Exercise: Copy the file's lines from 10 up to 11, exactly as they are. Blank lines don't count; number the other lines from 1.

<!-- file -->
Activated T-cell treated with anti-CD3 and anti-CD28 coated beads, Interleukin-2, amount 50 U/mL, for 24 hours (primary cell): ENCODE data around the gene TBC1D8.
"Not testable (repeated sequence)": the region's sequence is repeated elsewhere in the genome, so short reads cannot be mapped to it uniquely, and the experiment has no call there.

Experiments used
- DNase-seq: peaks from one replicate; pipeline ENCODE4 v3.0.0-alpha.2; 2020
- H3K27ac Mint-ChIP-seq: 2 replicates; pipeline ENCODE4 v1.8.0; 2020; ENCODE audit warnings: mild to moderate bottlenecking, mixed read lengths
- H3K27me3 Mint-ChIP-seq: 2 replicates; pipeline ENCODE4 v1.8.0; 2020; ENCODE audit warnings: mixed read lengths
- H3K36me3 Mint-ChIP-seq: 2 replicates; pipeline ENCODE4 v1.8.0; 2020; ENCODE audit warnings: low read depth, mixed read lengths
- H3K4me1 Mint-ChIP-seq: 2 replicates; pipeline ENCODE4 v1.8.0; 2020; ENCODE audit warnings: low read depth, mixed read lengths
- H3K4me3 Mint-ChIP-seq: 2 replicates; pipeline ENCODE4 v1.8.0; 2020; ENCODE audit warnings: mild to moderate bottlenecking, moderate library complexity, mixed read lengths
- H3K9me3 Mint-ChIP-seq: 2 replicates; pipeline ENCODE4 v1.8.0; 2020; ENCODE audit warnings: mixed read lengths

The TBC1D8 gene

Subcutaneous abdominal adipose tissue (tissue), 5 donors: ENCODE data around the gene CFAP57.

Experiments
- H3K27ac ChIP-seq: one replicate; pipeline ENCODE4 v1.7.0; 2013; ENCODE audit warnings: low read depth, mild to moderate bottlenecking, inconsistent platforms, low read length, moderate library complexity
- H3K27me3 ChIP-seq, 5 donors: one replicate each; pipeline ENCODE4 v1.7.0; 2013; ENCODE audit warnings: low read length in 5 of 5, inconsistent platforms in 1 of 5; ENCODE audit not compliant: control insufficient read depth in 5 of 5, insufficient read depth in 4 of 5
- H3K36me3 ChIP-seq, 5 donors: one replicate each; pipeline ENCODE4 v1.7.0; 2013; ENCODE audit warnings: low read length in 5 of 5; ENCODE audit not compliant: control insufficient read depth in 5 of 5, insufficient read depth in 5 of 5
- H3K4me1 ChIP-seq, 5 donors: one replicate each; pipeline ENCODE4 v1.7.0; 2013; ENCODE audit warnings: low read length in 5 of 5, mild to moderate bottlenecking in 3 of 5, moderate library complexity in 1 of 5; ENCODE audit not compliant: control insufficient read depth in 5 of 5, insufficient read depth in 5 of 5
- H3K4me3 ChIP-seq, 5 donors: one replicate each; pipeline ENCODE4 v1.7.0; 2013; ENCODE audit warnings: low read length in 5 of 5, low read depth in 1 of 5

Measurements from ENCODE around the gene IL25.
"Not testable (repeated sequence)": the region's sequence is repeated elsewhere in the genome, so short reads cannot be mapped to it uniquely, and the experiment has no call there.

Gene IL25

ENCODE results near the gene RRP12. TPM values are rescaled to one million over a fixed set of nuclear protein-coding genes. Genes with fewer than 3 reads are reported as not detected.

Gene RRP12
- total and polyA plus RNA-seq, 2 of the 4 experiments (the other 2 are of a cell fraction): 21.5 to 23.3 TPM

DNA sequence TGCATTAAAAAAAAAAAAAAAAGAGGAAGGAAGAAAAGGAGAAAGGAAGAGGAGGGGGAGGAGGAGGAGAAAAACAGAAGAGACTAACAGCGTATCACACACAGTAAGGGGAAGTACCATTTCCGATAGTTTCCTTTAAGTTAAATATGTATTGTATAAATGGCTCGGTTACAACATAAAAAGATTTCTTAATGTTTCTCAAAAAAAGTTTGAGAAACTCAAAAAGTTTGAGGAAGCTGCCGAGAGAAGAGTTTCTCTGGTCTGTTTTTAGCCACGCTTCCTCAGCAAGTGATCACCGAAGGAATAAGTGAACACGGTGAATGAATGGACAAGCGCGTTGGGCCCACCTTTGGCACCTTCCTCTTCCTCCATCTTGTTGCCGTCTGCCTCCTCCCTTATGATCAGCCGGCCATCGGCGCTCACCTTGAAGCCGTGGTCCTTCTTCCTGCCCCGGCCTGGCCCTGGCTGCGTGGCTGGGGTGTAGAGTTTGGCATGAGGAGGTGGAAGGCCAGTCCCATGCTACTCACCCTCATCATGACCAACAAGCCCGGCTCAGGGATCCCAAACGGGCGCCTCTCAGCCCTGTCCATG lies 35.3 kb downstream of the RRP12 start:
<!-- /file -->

- H3K9me3 Mint-ChIP-seq: 2 replicates; pipeline ENCODE4 v1.8.0; 2020; ENCODE audit warnings: mixed read lengths

The TBC1D8 gene